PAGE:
WPD cruiser tire slashed

Last weekend’s late-night scene took a sobering turn early Sunday morning when the tire of a Williamstown Police Department (WPD) cruiser was slashed while officers were shutting down a party at 18 Meadow St., an off-campus residence rented by seven students from the College.

The Campus Safety and Security dispatcher received a call from WPD at 12:15 a.m. requesting assistance to break up a party in response to a noise complaint. WPD sent two officers and two cars to the party of an estimated 200 guests. While WPD officers were in the house, a Security officer observed “a person … run to the front of one of the WPD cruisers, then … off towards the dirt lot,” according to dispatch logs.

“This most definitely crossed a line,” said Kyle Johnson, WPD Chief. “It seriously compromised the safety of everyone in town as it took an officer out of service until he was able to get another patrol car. This reduction in emergency responders potentially could have cost a life if his services were needed elsewhere and he was delayed in his response.” Johnson noted that he cannot recall any similar occurrences.

The perpetrator has yet to be identified. “We are holding the tenants responsible at this point as they were the ones that had the party,” said Johnson. “They could all be charged accordingly.” Residents of 18 Meadow said they had no involvement in the tire-slashing. “We [the house’s occupants] were all in the back of the house at the time,” one resident, who wished to remain anonymous, said. “Some people actually saw what happened but no one was able to identify who it was.”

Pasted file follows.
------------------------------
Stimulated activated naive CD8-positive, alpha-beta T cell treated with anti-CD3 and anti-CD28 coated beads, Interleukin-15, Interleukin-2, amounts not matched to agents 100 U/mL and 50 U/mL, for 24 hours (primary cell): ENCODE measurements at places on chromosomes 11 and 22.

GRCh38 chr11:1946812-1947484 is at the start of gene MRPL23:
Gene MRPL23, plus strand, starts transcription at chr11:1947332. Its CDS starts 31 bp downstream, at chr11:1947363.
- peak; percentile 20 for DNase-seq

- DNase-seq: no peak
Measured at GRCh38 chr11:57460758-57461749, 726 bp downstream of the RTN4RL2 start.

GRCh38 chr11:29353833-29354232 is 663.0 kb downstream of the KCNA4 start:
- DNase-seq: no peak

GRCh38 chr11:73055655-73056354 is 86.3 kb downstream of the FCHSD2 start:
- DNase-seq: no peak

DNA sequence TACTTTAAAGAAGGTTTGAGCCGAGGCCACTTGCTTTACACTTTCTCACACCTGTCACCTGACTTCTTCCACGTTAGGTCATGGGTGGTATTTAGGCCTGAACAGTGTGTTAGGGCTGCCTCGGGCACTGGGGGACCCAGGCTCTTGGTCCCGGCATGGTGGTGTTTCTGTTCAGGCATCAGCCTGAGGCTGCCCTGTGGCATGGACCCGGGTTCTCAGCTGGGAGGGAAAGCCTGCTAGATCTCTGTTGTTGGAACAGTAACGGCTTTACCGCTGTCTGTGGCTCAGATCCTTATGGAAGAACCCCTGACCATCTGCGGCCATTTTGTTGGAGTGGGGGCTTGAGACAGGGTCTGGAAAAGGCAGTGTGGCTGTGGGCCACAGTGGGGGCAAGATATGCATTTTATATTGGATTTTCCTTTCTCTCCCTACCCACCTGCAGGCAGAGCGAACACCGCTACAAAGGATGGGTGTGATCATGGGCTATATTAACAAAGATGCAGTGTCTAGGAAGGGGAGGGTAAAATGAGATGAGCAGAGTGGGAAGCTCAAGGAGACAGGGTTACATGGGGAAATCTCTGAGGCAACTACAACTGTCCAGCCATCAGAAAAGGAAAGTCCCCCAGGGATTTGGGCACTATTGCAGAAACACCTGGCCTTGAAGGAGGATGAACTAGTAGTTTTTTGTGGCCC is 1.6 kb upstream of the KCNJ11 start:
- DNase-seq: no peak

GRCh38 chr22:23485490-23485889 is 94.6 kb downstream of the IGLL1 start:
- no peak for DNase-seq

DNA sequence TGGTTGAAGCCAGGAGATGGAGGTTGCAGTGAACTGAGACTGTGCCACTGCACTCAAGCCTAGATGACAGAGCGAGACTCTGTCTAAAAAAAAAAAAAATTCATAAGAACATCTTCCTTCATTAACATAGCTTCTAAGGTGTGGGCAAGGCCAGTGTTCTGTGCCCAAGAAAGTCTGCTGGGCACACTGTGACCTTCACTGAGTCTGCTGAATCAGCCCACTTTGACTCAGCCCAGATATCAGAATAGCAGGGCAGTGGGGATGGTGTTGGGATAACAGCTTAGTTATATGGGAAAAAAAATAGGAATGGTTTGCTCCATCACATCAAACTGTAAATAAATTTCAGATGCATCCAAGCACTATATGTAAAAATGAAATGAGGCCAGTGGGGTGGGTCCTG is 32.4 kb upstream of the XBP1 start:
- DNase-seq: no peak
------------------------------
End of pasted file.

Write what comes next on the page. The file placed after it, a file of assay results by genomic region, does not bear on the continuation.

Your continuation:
While no other negative encounters were reported at the Meadow party, two arrests for open container and underage possession violations occurred the same night. The WPD also broke up a Friday night party at Susie Hopkins, a co-op, again in response to a noise complaint.

According to Johnson, noise complaints about College-associated parties occur “almost every weekend during good weather.” They are a point of ongoing dialogue between the WPD and the College. “With the noise abatement program, we meet with all students that will live off-campus or in co-ops and advise them ahead of time of what is expected and the consequences should these expectations not be met,” Johnson said. Security and Campus Life also take part in these annual information sessions.

“The thing that off-campus people need to know is that they’re incredibly vulnerable to legal action if anything happens to an underage drinker at a party,” Merrill said. While noise complaint strikes for on-campus events accrue to the College, both Merrill and Johnson stressed that student tenants are liable to criminal charges for off-campus incidents.

Jean Thorndike, director of Security, also pointed to the impact on community interactions. “We have concern for neighborhood relations when things like this [tire slashing] happen,” she said. “Information is provided to the students and they have to make choices. But we certainly understand that sometimes when word gets out about a party, things can get out of hand.”

A new round of discussions between the College and WPD last spring eventually led to the stipulation that amplified entertainment for all outdoor events on campus must be shut down by midnight. The College is considering alternatives, together with All-Campus Entertainment (ACE) and Neighborhood Governance Boards (NGBs).

“I don’t know if there’s more room for compromise, but we are talking about counter-proposals; although right now the message sent out [by Campus Life Director Doug Schiazza] still stands,” Merrill said. “What we’re doing with the NGBs and ACE is looking at where the major problems have occurred and where we have had more success, for example with parties in the Greylock Quad.”

Johnson is also optimistic about future resolutions. “The College is very good at problem solving,” Johnson said, citing home football games as positive proof. “I would like to never receive a noise complaint ever again. I want people to have a good time, but cannot allow it to be done at someone else’s expense.”